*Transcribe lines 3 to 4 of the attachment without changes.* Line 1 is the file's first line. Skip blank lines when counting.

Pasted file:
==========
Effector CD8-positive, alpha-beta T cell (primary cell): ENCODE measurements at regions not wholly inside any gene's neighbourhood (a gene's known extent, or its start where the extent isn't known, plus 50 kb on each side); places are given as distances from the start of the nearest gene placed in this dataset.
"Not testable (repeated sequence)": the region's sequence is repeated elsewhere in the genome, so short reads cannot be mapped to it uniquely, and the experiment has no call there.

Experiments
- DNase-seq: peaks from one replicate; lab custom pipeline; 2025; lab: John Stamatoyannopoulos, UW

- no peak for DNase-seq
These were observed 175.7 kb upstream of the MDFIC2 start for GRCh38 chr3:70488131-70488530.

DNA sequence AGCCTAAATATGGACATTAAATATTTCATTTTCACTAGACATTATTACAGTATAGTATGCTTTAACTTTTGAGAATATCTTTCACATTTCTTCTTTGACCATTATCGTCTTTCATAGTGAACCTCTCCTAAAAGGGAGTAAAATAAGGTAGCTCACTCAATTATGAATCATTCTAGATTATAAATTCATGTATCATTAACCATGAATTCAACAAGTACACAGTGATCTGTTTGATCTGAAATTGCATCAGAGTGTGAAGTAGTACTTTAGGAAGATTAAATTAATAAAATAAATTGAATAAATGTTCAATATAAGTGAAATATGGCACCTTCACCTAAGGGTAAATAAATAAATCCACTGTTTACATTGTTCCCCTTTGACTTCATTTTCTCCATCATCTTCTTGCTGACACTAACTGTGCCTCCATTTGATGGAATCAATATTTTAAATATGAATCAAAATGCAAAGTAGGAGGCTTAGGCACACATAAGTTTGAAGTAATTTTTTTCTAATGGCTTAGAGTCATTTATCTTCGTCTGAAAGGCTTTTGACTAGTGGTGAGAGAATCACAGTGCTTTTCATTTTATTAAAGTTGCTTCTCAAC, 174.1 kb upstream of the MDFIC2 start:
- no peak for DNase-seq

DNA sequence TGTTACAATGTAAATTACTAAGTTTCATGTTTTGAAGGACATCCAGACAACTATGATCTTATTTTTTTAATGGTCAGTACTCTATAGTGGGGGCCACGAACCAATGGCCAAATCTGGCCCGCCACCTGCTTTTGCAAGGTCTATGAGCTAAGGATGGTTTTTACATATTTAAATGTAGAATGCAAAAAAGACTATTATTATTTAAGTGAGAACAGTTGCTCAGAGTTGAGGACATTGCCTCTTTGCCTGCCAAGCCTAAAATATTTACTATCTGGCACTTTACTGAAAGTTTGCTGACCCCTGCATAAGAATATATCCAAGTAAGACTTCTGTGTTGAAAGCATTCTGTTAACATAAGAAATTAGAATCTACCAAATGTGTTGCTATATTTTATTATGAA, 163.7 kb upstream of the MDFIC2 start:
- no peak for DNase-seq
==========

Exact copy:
Experiments
- DNase-seq: peaks from one replicate; lab custom pipeline; 2025; lab: John Stamatoyannopoulos, UW